by clicking on the page. A slider will appear, allowing you to adjust your zoom level. Return to the original size by clicking on the page again.
the page around when zoomed in by dragging it.
the zoom using the slider on the top right.
by clicking on the zoomed-in page.
by entering text in the search field and click on "In This Issue" or "All Issues" to search the current issue or the archive of back issues respectively.
by clicking on thumbnails to select pages, and then press the print button.
this publication and page.
displays a table of sections with thumbnails and descriptions.
displays thumbnails of every page in the issue. Click on a page to jump.
allows you to browse through every available issue.
GCN : June 2015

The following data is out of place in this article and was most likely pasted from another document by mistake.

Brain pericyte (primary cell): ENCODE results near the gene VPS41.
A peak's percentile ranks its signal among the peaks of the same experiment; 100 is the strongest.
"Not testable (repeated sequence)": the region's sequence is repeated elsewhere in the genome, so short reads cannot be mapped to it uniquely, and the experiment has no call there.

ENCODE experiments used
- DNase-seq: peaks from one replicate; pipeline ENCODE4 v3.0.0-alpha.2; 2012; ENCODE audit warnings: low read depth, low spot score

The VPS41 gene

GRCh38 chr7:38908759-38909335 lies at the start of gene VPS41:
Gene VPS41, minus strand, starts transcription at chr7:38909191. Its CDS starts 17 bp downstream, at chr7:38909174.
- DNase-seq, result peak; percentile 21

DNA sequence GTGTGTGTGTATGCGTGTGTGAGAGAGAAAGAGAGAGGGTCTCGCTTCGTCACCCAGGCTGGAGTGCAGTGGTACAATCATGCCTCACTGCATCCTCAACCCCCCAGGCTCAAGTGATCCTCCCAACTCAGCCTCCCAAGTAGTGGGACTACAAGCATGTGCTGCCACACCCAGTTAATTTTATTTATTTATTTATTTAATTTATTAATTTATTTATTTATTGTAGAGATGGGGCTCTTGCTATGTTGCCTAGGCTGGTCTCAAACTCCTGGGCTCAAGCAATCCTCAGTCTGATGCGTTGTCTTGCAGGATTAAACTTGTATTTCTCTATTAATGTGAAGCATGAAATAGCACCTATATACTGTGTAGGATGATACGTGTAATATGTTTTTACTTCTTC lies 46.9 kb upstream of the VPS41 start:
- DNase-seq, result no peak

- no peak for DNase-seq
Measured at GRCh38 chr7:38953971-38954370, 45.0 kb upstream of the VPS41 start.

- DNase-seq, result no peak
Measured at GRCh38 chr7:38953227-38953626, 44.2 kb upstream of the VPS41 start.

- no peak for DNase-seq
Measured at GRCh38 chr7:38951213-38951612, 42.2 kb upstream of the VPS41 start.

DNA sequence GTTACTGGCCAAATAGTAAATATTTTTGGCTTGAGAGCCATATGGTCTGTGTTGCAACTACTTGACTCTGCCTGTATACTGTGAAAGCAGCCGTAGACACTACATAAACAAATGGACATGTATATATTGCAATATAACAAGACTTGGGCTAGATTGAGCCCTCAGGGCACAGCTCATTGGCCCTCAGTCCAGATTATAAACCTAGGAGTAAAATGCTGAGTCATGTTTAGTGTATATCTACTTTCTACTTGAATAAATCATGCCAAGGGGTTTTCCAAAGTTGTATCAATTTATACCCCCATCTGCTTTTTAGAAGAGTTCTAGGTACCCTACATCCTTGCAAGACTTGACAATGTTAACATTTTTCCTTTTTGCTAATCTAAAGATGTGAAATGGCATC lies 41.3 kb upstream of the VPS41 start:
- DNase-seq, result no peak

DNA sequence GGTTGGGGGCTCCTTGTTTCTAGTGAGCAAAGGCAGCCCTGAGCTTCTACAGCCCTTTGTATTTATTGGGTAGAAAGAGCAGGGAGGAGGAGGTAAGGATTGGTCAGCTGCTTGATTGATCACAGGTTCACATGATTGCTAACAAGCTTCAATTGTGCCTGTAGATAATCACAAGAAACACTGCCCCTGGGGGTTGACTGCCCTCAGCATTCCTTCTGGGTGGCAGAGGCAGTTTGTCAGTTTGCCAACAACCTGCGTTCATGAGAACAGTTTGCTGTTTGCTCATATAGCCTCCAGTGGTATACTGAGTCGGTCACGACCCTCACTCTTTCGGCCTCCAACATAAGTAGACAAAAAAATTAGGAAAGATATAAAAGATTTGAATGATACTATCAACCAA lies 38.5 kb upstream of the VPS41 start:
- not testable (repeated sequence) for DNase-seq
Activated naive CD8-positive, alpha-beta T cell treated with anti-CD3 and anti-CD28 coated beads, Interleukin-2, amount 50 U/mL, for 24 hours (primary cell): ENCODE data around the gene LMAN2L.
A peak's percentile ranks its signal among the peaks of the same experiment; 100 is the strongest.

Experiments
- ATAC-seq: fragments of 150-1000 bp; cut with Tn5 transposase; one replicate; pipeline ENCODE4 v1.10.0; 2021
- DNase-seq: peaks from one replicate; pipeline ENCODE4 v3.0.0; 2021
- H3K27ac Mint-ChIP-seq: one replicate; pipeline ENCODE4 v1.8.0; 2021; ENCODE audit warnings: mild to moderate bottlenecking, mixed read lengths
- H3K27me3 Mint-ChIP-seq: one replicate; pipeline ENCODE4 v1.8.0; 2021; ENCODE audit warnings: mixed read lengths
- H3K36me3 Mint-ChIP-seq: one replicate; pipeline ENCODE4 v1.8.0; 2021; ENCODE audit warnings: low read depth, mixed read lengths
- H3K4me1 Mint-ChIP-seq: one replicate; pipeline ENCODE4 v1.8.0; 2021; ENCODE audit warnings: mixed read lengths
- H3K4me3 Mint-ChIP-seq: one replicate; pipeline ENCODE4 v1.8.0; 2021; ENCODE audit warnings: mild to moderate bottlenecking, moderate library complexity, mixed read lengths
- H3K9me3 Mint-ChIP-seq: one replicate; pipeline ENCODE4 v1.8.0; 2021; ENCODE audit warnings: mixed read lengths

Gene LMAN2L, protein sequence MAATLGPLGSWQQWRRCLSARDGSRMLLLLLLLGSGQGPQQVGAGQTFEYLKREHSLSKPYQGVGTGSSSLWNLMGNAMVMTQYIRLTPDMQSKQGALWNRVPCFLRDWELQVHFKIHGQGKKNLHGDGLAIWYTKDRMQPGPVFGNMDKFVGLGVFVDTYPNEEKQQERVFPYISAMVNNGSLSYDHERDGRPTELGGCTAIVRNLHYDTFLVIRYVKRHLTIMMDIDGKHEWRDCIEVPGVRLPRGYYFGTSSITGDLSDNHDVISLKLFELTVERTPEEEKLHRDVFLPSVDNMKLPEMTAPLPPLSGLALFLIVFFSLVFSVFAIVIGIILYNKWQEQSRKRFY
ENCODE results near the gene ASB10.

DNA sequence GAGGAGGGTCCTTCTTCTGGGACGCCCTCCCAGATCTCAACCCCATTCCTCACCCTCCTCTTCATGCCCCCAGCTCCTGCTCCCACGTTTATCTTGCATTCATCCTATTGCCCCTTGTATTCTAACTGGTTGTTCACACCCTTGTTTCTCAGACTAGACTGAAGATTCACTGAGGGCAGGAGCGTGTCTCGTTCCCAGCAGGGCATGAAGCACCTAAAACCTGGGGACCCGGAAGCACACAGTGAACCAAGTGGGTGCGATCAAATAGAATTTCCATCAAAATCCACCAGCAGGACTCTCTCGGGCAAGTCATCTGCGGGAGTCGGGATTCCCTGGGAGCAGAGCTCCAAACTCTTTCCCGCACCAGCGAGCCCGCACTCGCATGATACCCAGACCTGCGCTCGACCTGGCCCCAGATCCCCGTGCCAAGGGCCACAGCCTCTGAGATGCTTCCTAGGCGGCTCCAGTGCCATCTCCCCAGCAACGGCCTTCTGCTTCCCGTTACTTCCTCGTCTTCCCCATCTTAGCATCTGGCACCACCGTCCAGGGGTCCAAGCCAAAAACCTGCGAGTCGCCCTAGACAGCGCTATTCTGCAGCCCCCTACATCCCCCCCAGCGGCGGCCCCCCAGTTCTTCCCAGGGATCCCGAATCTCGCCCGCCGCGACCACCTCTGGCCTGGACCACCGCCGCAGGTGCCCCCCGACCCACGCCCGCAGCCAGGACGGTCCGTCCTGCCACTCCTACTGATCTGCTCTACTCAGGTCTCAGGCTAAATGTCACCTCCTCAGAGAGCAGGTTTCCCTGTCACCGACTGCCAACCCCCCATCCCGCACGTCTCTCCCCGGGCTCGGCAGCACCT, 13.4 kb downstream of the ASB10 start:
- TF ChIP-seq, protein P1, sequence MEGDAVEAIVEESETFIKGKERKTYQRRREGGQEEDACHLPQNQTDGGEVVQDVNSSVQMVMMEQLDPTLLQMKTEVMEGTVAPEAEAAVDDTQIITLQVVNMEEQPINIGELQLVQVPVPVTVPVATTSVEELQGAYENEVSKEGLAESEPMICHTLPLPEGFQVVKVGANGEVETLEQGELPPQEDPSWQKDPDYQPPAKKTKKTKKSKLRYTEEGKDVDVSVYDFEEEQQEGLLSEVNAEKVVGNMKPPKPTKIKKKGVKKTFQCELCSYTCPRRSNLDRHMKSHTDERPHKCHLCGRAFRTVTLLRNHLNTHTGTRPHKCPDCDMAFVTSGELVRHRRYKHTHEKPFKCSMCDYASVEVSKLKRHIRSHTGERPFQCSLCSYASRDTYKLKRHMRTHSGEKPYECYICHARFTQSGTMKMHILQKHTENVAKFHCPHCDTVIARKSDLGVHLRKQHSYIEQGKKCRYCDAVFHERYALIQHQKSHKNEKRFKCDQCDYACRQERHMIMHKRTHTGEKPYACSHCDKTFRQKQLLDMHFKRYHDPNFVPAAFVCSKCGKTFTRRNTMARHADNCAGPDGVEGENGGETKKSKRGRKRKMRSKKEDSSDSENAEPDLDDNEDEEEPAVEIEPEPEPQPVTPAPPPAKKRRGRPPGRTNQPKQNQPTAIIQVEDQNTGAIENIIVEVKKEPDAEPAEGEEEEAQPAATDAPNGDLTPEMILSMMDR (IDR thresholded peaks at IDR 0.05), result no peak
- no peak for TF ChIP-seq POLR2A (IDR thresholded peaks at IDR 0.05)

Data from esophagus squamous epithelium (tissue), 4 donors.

34 GCN JUNE 2015 • GCN.COM WishList Tech we hope to see in the public sector Project Vault Powerful encr yption, secure mobile storage and two-factor authentication — all in a microSD card? That’s the vision of Google’s Project Vault, unveiled at the company’s I/O developer conference in May. Project Vault is essentially a secure computing environment that squeezes into a microSD slot. It includes a secure operating system, various cryptographic services, an ARM processor, NFC chip and 4G of storage. Data can be secured locally, and communications between two Project Vault-enabled devices are encrypted end-to-end. Many agencies are hoping derived credentials can make mobile technology more secure without sacrificing usability. This little device could take that one step further. Spinel The Naval Research Laboratory is developing a ceramic material to produce armor-strength windows and aircraft canopies. But spinel — a transparent magnesium aluminate that can be pressed, polished or ground into shapes — could produce ultra-rugged lenses, mobile device screens and more. And it’s far better than glass at letting infrared light pass through, which opens up all sorts of sensor and imaging system possibilities. What new technologies do you think GCN readers should learn more about? Tell us on Twitter: @GCNtech #GCNwishlist. Peruse As more and more data moves to the cloud, a familiar problem emerges: how to sift through it all. Peruse is a startup that promises to bring true natural-language search to virtually any file type that’s been stashed in the cloud. No more sorting by last-modified date or struggling to recall file names; just ask for “all KPI reports sent by Susan last month.” More important, deep insights can be drawn from the data inside those documents — think Wolfram Alpha-style queries of your organization’s private data store. The service is still a work in progress, but it already supports Box and Dropbox repositories, and Peruse promises other cloud services will follow soon. 0615gcn_034.indd 34 6/4/15 3:09 PM